“Open Banking in Brazil could become a model for the world”, says responsible for the implementation in the United Kingdom

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SAO PAULO – Open Banking is still an incipient project in Brazil, although it has been developed and analyzed by the Central Bank regulator and its direct and indirect participants for some years.

Currently, the new financial ecosystem, which will allow consumers to choose to share their personal data from one bank to another, is in stage one of the second stage – which has four stages in total. For now, a small slice of consumers, more precisely just 0.1% of the customer base of participating institutions, have access to sharing.

As Open Banking is gradually being implemented in Brazil, the expectation is that more people will understand the possibilities and adopt sharing at some level, as João de Pinho Mello, director of BC, has already pointed out recently.

And what nobody hides here is that the Open Banking project is ambitious: the idea is to cover the financial system, which is already underway, and further on the idea to evolve into the insurance sector, with Open Insurance, and also the investments, with Open Investments. Remember that the InfoMoney made a special report on the subject.

And abroad, the steps being taken here are welcomed.

“The hardest part of Open Banking is getting started. It’s about adjusting the regulation, centralizing the rules and putting the project to work. This is being done in Brazil and we had difficulties in the UK. Brazil has done its homework, has ambitious deadlines and has everything to become a global leader and become a model for the world given its potential”, said Imran Gulamhuseinwala, leader of the Open Banking implementation entity in the United Kingdom, appointed by the Competition and Markets Authority, British version of Cade.

He participated in an event promoted by the consultancy Accenture and by the Mastercard card brand about Open Banking this Wednesday (1st).

According to him, the implementation of Open Banking in an emerging country and extensive in terms of territory such as Brazil can be an incentive for other countries around the world to start adopting the ecosystem.

Watch the video of the Open Banking Week promoted by InfoMoney which brought a little of the comparison between Open Banking in Brazil and in the United Kingdom:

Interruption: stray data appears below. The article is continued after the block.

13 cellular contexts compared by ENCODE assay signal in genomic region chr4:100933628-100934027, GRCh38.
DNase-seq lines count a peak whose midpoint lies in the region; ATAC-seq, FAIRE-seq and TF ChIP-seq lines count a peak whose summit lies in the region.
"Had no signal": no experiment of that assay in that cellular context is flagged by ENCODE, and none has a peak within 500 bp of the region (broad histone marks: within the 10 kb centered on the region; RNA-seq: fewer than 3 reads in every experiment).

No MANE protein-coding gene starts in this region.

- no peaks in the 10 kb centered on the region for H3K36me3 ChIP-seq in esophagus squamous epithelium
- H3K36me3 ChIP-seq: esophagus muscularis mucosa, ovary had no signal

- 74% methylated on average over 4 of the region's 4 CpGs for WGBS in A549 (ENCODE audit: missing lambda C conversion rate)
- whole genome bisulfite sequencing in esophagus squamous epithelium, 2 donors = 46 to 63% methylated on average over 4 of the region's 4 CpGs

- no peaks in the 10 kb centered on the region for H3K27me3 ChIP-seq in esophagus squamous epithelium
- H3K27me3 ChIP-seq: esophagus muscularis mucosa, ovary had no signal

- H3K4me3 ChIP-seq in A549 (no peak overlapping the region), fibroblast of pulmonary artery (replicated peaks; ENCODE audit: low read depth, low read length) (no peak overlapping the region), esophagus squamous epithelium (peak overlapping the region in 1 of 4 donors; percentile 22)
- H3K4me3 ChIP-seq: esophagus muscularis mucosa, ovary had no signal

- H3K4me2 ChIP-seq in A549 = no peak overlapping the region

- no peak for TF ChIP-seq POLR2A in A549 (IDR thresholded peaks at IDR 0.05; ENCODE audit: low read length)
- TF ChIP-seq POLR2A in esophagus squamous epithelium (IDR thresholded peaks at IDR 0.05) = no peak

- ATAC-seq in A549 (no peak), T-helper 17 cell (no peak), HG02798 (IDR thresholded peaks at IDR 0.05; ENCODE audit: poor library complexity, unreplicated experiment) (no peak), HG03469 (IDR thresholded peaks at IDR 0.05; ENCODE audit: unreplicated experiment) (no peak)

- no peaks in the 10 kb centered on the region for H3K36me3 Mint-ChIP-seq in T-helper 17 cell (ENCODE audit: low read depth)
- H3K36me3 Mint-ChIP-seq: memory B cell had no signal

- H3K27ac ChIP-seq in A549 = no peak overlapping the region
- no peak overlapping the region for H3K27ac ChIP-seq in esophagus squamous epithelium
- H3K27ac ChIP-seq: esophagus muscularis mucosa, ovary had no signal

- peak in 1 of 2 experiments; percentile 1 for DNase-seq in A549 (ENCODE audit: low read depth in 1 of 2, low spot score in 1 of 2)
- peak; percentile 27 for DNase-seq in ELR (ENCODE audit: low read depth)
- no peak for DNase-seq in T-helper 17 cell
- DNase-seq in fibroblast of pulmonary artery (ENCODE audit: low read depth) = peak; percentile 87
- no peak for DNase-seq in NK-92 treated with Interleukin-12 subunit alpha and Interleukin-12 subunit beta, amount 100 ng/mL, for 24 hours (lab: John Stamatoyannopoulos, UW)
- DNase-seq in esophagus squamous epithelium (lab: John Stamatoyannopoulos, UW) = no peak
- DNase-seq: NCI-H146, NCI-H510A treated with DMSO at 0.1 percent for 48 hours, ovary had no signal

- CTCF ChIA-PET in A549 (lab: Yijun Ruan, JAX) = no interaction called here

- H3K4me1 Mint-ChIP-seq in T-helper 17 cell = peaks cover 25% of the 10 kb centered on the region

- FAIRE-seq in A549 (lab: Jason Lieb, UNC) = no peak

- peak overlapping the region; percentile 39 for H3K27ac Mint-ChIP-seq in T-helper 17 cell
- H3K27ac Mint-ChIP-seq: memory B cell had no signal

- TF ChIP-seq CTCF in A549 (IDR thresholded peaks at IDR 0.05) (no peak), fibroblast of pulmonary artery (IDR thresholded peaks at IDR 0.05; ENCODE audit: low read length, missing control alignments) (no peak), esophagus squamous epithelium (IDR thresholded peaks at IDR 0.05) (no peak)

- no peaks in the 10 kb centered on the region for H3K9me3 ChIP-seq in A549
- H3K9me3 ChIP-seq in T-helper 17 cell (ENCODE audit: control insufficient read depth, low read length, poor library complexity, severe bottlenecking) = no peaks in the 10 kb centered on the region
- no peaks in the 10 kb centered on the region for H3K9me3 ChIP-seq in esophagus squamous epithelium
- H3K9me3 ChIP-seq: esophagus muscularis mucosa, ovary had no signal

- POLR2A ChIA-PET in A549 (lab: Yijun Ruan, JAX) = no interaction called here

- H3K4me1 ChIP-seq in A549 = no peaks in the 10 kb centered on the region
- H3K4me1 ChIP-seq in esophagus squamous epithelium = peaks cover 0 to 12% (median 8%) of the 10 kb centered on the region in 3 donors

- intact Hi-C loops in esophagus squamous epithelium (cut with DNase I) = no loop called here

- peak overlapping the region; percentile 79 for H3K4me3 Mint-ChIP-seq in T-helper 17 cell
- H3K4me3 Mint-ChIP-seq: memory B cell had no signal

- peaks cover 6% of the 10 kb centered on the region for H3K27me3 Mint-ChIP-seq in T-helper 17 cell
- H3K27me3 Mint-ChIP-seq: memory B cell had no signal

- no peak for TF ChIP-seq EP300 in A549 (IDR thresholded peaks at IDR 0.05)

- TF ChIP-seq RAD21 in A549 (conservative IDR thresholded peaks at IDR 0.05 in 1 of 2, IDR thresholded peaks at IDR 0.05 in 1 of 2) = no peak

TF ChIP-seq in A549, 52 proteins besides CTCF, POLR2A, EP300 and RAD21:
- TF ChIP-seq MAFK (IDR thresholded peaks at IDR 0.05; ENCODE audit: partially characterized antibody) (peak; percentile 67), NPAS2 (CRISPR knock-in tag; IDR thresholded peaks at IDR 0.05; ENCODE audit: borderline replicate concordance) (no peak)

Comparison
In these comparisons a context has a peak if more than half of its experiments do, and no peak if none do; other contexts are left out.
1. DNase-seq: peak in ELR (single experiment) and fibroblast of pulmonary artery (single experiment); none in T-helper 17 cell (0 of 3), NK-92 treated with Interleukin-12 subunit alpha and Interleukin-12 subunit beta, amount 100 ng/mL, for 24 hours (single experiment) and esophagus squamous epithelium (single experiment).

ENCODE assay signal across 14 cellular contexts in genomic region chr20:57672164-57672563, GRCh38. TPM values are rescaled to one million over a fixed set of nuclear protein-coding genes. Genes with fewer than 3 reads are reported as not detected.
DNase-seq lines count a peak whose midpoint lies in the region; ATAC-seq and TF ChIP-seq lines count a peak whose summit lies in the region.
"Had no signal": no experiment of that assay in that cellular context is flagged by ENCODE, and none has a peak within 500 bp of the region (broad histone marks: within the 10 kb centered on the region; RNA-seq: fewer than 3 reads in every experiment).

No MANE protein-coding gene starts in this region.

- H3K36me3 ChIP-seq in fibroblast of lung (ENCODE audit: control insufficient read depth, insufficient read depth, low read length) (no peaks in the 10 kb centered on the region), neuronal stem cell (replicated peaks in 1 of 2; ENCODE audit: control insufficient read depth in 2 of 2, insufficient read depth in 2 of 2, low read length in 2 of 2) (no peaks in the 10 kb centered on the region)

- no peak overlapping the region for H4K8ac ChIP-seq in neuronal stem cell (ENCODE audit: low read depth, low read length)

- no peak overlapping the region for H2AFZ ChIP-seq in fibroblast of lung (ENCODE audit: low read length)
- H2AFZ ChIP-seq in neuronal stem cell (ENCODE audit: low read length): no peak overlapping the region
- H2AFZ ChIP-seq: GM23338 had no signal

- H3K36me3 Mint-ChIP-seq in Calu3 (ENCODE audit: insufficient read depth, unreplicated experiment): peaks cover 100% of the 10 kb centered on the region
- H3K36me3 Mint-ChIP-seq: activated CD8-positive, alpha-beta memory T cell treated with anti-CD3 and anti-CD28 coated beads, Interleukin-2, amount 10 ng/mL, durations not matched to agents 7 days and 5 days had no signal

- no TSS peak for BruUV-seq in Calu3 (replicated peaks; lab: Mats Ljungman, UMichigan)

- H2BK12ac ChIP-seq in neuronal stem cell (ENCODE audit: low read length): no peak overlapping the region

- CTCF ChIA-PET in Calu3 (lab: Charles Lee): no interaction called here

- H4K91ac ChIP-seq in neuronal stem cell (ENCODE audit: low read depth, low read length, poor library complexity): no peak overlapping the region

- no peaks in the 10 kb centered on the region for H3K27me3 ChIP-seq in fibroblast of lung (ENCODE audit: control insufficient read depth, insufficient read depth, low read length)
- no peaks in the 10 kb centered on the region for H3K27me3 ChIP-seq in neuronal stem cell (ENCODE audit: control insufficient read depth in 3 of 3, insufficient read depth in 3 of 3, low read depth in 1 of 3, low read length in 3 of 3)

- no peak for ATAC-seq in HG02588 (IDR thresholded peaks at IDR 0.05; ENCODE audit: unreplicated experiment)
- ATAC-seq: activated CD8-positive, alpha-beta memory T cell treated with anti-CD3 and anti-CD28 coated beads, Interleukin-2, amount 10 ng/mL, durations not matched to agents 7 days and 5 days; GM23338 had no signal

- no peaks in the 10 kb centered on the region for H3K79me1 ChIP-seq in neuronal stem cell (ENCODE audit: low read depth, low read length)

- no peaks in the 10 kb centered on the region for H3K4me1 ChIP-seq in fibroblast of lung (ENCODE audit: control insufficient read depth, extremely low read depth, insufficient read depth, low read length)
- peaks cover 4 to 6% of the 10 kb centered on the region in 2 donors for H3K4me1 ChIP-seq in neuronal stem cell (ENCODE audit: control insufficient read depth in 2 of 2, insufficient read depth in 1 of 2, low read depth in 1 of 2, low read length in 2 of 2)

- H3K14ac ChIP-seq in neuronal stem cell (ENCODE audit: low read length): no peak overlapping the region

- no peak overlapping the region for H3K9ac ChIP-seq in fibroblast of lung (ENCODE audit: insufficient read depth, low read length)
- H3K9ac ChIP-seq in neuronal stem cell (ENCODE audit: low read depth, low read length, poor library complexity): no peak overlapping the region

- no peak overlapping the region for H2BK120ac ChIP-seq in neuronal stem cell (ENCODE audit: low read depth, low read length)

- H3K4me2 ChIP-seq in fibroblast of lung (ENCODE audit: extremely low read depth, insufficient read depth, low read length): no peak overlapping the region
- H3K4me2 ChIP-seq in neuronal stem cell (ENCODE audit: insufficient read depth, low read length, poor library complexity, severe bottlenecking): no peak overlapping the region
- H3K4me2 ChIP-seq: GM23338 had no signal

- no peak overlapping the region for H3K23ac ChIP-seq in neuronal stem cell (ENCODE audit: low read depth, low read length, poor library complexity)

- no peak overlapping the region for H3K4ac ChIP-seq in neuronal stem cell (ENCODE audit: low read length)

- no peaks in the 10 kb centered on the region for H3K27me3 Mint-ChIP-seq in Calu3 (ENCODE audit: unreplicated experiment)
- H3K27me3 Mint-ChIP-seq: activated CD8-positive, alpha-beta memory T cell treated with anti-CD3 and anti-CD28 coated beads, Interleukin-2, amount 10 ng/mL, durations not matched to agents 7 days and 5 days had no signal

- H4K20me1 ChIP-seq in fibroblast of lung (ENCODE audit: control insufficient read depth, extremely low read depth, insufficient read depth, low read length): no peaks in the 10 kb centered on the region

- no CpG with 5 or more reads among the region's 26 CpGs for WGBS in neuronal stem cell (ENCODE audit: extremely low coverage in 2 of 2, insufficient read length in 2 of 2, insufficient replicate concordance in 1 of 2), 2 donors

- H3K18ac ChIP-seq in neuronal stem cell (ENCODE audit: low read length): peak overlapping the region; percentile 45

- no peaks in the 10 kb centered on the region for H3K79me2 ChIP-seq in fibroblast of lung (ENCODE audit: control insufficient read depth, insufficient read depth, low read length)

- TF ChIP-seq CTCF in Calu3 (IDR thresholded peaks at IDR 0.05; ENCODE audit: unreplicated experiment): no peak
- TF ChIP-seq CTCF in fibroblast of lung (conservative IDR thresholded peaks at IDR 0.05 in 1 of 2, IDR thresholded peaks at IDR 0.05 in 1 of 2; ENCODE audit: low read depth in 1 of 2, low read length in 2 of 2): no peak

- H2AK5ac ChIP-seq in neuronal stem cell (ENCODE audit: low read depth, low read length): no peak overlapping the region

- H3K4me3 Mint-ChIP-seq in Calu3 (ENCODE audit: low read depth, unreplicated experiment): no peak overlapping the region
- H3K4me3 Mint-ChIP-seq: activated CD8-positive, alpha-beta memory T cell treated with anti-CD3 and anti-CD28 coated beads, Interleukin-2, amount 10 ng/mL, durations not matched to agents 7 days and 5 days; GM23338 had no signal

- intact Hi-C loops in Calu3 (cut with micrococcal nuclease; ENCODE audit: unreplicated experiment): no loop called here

How will it appear in the consumer’s life?

Edlayne Burr, director of financial services at Accenture, also participated in a panel at the event that highlighted four business models that the consultancy hopes to see in Brazil as a reflection of the arrival of Open Banking, based on a study that compares models of the ecosystem in Hong Kong, Singapore and other countries.

In practice, it anticipates a bit of what the customer can expect to find with more mature Open Banking in the near future.

See the highlights:

  • 1. Data aggregation

According to her, the personal data management model should appear soon for Brazilian consumers. The idea is for consumers to have access on a single screen to all the financial services providers they use, facilitating data visualization and management.

This type of service, pre-Open Banking, was already provided by companies such as Guiabolso, now from Pic Pay, or Fliper, from the XP Inc. group, which unite different providers in a single app – but always needing to make bilateral agreements to that providers appear in their respective dashboards.

With Open Banking, all these partnerships and connections between service providers and providers will be streamlined allowing more providers to appear in apps like the ones mentioned.

In practice, the idea is that you continue to be a customer of the same bank, but access the information and manage your services through a channel other than the app or internet banking of this institution (learn more here).

The concept of the marketplace is the idea of ​​a financial mall, as we have already seen working with investment brokers, such as XP, for example.

But the idea is that the customer, at the limit, can access the website of bank A and have access to services from fintech B and broker C because these players have entered into partnerships to offer their products in the same place.

This modality has been gaining a lot of space abroad, according to Edlayne, and has become more popular among customers for the convenience of finding everything in the same place and being able to consume directly from there, in addition to attracting new sources of revenue for the players involved, as it has exposure in showcases not considered before.

Another path that Edlayne believes that Open Banking in Brazil should develop more quickly is in the credit segment. With more transparency, the system as a whole will have more accurate credit scores, enabling the customization of products and services that are tailored to the client’s history.

O InfoMoney explained in a recent article the impacts of Open Banking on the lives of defaulters, for example, and also showed the main expected changes for the sector.

Thus, according to her, the system as a whole will be more competitive, generating good opportunities for customers.

  • 4. Integration with Pix for payments

She also stated that the large-scale adoption of Pix in Brazil could help accelerate the adoption of Open Banking through payment initiators, especially in e-commerce shopping.

This integration between Pix and Open Banking will take place in the third phase of Open Banking, which was scheduled to start on the 30th, but has been postponed to take effect on October 29th. In practice, consumers will be able to initiate and make payments at online stores directly by making a Pix via WhatsApp, for example (learn how it will work here).